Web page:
Dan Hull, center, is assisted by Brian Marquardt, left, and Scott Johnson through floodwaters in Hygiene after they rescued Hull’s two cats and gathered some items from his Hygiene Road home.
more, 1B (Craig F. Walker, The Denver Post)
Amid another round of storms, Colorado rescues and reunions emerge
By Kevin Simpson and Jordan Steffen
The Denver Post
Raging floodwaters, powered by yet another round of thunderstorms, washed from the foothills onto the Eastern Plains on Saturday, but choppers churned through the unsettled weather bringing tales of rescue and reunion.
Still, hundreds of residents remained unaccounted for, primarily in rain-ravaged areas of northern Colorado, though authorities emphasized that could mean some simply remained stranded with no way to notify friends or relatives.
But evacuees filtered to centers across the region during an early break in the weather Saturday morning, and continued to arrive — many on Chinook helicopters — even as more storms bubbled up in the afternoon and evening hours.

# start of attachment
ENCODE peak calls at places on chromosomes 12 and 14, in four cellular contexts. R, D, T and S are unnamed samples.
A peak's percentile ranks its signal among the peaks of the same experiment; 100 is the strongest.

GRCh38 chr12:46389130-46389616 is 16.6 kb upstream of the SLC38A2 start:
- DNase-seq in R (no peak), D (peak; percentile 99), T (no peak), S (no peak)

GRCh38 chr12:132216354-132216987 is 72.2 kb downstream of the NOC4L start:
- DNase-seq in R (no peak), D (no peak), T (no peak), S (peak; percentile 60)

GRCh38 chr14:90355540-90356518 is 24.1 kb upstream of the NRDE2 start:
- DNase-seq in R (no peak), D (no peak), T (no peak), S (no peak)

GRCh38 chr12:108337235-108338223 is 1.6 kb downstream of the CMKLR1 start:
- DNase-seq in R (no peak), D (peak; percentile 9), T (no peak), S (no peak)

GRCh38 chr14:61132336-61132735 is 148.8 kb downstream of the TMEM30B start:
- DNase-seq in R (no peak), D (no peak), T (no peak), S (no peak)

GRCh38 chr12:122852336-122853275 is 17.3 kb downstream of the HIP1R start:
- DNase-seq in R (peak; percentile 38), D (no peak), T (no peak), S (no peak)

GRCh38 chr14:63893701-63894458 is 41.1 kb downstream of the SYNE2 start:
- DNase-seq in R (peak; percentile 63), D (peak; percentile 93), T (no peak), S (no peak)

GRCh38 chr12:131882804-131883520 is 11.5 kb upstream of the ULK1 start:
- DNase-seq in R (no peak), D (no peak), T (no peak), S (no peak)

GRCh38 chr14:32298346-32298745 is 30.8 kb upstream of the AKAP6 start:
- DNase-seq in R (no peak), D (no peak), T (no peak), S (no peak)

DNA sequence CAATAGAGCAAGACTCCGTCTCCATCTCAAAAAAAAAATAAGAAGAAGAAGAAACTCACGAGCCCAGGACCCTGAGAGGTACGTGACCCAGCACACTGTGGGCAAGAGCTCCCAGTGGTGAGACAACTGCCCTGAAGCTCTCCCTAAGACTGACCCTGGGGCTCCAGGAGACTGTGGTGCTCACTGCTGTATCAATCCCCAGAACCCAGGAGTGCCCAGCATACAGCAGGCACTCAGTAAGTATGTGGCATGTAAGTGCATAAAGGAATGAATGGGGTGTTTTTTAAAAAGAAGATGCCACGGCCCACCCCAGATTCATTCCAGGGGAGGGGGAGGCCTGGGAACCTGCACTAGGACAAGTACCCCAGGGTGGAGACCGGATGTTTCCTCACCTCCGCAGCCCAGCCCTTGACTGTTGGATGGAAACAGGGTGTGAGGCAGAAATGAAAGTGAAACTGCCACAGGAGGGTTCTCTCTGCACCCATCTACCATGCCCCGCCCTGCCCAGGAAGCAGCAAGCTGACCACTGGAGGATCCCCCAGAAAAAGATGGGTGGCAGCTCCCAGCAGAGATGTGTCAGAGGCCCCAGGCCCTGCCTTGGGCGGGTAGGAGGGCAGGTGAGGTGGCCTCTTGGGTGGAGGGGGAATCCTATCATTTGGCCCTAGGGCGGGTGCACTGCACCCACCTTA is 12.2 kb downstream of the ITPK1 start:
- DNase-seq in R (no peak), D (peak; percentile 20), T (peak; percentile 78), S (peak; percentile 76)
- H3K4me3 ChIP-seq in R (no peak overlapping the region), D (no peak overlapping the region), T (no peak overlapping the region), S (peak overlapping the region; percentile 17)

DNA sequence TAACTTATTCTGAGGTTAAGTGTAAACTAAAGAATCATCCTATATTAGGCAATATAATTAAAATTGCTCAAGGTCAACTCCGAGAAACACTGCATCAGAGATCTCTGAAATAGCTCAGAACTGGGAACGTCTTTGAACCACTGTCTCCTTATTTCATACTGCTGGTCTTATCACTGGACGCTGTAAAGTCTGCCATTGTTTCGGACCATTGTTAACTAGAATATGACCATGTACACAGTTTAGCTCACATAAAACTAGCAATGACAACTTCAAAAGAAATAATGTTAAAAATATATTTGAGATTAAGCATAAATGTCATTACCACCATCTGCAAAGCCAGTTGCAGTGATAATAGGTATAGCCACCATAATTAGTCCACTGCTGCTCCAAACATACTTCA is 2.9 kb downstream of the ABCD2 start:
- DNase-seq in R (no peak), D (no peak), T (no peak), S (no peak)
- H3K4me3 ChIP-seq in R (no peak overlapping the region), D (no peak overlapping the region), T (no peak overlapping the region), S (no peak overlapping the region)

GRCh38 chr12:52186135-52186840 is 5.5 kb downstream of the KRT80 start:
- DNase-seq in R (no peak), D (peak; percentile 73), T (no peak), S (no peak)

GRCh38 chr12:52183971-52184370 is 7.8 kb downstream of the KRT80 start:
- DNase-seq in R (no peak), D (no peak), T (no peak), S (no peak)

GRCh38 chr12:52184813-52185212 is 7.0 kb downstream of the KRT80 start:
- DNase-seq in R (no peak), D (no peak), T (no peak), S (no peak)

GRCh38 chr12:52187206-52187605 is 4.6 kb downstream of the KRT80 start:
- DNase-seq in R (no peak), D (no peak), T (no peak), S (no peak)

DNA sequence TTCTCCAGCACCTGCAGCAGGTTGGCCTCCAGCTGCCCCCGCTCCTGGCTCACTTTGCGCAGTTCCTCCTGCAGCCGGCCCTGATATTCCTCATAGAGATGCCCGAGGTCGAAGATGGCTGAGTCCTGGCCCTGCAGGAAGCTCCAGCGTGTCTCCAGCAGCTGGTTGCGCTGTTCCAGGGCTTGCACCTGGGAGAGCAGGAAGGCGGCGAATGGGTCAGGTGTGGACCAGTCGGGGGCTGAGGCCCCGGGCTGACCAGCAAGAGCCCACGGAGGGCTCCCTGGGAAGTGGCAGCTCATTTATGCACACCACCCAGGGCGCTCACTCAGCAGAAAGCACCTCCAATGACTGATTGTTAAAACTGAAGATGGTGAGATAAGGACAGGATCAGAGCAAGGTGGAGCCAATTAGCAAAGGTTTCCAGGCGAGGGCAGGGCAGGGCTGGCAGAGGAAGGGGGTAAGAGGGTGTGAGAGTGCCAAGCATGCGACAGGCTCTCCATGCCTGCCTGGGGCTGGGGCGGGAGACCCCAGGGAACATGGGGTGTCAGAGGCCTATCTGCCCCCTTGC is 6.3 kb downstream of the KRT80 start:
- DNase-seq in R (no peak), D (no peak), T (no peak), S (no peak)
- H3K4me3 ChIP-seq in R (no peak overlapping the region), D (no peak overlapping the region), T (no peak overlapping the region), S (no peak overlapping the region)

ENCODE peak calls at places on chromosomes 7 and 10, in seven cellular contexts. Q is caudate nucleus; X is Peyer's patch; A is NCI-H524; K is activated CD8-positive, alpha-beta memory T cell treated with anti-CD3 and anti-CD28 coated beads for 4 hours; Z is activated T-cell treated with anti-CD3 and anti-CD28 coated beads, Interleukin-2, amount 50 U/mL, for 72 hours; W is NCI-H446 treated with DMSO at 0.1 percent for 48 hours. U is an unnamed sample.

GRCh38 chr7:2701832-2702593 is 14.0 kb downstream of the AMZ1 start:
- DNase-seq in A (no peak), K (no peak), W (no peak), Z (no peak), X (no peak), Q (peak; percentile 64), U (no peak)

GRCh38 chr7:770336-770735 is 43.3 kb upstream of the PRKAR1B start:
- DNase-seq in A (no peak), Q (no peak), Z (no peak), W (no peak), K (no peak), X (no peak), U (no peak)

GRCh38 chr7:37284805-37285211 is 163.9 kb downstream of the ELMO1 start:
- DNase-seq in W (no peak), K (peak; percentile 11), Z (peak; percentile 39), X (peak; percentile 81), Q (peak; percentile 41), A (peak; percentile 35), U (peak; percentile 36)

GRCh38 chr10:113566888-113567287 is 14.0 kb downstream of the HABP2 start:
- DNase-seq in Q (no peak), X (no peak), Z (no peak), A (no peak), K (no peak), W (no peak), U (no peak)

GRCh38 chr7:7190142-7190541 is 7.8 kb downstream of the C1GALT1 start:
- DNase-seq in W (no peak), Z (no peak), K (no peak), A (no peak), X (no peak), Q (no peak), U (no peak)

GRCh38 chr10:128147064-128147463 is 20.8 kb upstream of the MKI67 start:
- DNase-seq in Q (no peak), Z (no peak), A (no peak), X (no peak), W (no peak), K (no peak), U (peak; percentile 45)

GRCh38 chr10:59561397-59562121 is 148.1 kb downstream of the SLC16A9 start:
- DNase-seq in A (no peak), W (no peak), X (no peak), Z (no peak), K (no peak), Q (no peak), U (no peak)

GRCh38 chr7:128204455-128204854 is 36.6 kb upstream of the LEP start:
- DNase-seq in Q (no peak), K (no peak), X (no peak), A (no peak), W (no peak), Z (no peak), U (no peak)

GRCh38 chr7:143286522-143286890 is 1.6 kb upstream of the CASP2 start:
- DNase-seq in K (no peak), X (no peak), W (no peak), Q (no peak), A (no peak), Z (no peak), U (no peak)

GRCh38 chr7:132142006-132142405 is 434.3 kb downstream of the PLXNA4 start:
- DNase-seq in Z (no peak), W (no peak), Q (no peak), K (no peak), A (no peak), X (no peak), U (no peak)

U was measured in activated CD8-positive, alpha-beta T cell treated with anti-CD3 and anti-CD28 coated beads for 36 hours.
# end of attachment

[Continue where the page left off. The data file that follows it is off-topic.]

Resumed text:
Tracey Shields had an hour to
Colorado flood rescue efforts
Ground crew members assist a woman rescued from one the mountain towns from a National Guard helicopter at Boulder Municipal Airport in Boulder, Colorado September 14, 2013. Many small mountain towns are cut off from road access and people can only be brought out by air. (Mark Leffingwell, Daily Camera)
pack on Saturday before she was airlifted to safety, one of many people flown out of Storm Mountain near the town of Drake in the Big Thompson Canyon in Larimer County.
Although her home was safe and several of her neighbors decided to stay, she seized the moment. Shields and some neighbors lined up at a clearing near town where two helicopters landed in shifts, ferrying 50 people at a time.
“I heard it might be a while before we get out and life needs to go on,” she said.
After landing, many of those rescued became part of the steady stream of full buses and vans transporting residents from the storm-saturated canyons to Timberline Church in Fort Collins.
Dazed and exhausted evacuees walked off. Some ran into giant hugs, while others smiled with relief, and many broke down in tears. Volunteers carried animal crates and luggage into the church where a shelter has been set up.
Uncertainty for some
For some who waited at the church hoping relatives would step off one of the buses, the hours passed with wrenching uncertainty.
Robert Egloff had spent the last two days driving from shelter to shelter leaving notes for his parents — Edward, 48, and Sarah, 50 — who live